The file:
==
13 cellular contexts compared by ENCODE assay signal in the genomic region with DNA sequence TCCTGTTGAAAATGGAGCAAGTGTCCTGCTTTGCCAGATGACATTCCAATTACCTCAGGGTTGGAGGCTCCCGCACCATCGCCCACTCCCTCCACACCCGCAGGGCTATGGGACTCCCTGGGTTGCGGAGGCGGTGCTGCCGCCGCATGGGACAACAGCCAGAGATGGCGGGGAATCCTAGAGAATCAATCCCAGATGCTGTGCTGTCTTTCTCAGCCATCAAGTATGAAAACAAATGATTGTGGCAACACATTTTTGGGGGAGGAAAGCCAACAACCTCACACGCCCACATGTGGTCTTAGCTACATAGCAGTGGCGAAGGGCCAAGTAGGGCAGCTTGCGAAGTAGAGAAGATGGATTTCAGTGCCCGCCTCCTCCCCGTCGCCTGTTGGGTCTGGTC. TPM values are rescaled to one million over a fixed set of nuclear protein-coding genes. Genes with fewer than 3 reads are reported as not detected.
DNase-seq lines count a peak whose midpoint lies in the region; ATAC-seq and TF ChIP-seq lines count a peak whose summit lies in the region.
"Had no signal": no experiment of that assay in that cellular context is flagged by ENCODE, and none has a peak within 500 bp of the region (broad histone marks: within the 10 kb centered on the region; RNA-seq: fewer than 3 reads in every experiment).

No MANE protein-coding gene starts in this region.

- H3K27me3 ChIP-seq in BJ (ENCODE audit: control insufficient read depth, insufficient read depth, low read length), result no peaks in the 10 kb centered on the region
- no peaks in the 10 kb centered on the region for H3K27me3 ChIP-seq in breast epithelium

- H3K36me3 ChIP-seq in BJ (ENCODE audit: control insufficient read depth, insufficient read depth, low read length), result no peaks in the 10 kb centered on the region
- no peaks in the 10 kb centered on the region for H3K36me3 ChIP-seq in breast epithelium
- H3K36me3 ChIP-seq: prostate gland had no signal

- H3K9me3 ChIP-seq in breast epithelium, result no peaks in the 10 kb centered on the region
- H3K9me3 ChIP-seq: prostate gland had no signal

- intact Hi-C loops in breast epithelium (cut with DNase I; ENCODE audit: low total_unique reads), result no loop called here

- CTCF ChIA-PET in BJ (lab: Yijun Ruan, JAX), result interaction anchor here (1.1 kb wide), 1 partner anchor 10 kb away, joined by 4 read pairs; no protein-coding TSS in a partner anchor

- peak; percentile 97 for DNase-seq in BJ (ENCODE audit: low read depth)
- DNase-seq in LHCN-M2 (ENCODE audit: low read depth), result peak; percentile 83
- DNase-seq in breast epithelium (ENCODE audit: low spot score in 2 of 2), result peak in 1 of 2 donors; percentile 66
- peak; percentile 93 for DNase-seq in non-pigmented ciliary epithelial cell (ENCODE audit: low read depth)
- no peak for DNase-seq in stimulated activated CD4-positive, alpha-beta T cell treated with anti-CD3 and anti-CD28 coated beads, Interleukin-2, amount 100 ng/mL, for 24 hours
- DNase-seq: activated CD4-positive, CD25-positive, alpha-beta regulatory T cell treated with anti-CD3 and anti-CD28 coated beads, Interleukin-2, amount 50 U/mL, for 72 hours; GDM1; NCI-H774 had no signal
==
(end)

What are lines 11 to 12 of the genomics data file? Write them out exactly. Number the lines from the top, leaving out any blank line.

- H3K9me3 ChIP-seq: prostate gland had no signal

- intact Hi-C loops in breast epithelium (cut with DNase I; ENCODE audit: low total_unique reads), result no loop called here